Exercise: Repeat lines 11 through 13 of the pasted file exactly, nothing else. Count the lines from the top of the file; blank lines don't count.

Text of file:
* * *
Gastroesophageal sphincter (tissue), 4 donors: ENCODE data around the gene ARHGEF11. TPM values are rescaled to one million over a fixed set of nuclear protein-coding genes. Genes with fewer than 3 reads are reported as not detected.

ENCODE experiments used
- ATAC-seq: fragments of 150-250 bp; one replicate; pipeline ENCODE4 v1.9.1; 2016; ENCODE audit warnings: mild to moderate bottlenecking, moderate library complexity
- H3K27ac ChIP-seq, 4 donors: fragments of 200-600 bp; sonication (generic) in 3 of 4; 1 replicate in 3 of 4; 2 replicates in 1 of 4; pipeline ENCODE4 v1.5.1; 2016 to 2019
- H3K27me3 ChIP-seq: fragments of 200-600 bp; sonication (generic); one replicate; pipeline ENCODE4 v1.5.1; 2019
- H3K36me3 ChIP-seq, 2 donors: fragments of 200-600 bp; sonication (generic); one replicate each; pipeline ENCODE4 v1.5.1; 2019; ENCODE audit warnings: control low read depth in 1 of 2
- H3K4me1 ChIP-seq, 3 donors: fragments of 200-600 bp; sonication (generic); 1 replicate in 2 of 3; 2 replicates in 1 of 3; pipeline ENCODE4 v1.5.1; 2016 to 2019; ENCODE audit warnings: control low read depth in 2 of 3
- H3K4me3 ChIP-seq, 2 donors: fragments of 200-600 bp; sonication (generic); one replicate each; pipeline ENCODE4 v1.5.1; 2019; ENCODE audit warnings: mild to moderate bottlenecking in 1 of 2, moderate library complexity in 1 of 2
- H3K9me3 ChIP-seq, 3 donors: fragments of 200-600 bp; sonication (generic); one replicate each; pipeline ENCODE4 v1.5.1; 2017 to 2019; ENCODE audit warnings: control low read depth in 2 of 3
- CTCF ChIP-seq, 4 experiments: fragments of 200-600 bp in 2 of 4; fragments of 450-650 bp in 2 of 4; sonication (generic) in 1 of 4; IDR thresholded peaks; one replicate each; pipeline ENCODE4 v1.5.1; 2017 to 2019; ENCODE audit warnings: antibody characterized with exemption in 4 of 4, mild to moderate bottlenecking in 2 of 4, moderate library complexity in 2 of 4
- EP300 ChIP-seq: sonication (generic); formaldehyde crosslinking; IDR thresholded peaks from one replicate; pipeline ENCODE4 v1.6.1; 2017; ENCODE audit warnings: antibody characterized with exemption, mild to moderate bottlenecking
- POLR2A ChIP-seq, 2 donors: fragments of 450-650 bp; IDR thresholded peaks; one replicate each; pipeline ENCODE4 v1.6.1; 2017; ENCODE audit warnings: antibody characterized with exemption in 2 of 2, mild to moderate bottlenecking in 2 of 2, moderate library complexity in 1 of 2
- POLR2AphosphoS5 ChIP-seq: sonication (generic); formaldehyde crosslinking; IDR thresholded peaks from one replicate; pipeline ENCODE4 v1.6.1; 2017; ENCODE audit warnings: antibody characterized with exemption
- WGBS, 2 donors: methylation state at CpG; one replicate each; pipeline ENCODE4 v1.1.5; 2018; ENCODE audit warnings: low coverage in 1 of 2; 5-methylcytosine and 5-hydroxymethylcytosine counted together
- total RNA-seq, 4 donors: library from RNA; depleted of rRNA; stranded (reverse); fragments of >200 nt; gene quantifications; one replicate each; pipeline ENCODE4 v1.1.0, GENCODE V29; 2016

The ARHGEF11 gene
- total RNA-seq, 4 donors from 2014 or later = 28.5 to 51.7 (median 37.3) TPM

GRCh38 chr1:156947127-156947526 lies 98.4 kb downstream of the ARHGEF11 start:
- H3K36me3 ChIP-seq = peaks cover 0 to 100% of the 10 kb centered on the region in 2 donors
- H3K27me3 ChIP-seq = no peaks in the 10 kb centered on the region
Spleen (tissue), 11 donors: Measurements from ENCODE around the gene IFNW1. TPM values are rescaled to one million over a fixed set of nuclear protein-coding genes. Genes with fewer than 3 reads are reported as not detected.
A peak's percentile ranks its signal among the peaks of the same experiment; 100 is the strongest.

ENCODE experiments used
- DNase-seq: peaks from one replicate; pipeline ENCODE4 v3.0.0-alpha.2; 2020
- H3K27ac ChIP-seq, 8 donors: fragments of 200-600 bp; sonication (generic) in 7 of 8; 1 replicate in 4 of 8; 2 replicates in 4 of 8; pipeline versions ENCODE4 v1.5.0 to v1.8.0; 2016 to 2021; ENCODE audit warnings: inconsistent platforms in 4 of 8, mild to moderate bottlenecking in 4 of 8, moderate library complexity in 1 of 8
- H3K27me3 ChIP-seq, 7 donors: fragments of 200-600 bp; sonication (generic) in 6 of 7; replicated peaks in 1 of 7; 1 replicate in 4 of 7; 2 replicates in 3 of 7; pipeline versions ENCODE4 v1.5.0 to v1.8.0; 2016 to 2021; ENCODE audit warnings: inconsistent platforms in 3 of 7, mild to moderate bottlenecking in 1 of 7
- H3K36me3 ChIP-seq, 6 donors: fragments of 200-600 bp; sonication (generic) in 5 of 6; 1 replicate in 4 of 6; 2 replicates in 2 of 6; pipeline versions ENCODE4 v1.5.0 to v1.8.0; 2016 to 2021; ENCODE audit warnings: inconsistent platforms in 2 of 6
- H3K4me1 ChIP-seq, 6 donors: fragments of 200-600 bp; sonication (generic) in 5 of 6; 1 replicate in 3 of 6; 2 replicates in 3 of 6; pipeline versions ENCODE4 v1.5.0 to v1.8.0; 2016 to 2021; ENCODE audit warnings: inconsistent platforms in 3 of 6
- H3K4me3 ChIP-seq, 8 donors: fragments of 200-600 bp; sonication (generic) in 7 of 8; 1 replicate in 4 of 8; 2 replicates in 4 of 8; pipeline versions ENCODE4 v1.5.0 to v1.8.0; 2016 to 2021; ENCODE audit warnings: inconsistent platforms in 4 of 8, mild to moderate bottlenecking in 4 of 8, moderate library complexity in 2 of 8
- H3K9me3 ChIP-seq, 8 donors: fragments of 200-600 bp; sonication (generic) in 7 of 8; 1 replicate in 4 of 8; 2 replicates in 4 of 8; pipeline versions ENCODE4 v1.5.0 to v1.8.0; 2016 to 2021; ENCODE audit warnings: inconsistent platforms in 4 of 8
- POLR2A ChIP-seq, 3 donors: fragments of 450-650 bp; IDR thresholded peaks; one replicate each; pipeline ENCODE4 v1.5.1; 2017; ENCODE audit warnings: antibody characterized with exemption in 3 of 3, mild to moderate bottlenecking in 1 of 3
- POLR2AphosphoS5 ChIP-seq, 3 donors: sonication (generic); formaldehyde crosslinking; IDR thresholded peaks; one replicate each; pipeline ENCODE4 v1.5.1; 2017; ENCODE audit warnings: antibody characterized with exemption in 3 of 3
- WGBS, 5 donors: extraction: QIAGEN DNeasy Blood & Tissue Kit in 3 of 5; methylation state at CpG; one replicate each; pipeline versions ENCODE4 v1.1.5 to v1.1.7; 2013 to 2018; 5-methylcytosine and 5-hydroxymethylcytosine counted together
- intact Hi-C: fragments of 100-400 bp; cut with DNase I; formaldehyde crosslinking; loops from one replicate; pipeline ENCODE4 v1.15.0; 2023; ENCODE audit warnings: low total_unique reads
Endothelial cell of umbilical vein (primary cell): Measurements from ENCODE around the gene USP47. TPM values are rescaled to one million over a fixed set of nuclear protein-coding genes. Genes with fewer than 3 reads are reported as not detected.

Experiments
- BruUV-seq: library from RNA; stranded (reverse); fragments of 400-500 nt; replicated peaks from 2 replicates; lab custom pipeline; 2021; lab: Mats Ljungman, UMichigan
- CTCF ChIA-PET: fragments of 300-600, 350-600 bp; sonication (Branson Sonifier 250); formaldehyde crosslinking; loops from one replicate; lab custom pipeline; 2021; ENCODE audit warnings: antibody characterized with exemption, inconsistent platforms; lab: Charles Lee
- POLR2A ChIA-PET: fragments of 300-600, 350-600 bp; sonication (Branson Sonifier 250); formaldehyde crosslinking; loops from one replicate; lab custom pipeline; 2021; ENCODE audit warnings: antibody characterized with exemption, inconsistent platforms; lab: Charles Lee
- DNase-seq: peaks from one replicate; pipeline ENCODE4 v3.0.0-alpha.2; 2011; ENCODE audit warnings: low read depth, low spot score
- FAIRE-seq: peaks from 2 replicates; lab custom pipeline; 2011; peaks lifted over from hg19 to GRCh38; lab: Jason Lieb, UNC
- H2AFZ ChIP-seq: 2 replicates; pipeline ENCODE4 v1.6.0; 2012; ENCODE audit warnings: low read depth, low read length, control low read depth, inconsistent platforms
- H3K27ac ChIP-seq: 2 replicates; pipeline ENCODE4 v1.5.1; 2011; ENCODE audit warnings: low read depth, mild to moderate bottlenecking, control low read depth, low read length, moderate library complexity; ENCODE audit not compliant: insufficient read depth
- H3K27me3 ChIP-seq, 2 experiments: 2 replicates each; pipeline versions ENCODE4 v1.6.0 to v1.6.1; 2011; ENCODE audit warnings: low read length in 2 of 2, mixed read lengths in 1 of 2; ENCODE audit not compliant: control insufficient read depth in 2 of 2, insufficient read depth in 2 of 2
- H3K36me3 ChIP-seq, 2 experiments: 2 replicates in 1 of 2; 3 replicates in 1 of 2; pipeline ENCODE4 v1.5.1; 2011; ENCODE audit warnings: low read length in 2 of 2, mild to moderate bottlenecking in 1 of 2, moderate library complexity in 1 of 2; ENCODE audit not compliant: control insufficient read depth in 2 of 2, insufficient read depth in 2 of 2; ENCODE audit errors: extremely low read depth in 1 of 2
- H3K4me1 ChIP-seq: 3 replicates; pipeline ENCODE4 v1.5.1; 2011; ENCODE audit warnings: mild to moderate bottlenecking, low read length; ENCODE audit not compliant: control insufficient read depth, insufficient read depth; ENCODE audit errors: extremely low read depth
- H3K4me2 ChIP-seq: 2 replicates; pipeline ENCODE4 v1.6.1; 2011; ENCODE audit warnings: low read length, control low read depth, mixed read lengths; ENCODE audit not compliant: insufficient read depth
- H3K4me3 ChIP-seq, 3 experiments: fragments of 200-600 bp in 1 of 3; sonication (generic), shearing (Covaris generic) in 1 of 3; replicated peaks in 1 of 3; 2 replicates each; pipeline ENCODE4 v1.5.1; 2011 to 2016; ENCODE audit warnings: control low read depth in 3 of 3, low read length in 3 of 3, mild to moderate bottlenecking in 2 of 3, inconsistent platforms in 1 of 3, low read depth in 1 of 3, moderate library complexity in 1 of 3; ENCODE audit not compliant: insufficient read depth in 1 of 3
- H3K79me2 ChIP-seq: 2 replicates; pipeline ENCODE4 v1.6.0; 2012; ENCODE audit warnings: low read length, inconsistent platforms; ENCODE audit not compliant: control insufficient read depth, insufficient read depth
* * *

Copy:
- EP300 ChIP-seq: sonication (generic); formaldehyde crosslinking; IDR thresholded peaks from one replicate; pipeline ENCODE4 v1.6.1; 2017; ENCODE audit warnings: antibody characterized with exemption, mild to moderate bottlenecking
- POLR2A ChIP-seq, 2 donors: fragments of 450-650 bp; IDR thresholded peaks; one replicate each; pipeline ENCODE4 v1.6.1; 2017; ENCODE audit warnings: antibody characterized with exemption in 2 of 2, mild to moderate bottlenecking in 2 of 2, moderate library complexity in 1 of 2
- POLR2AphosphoS5 ChIP-seq: sonication (generic); formaldehyde crosslinking; IDR thresholded peaks from one replicate; pipeline ENCODE4 v1.6.1; 2017; ENCODE audit warnings: antibody characterized with exemption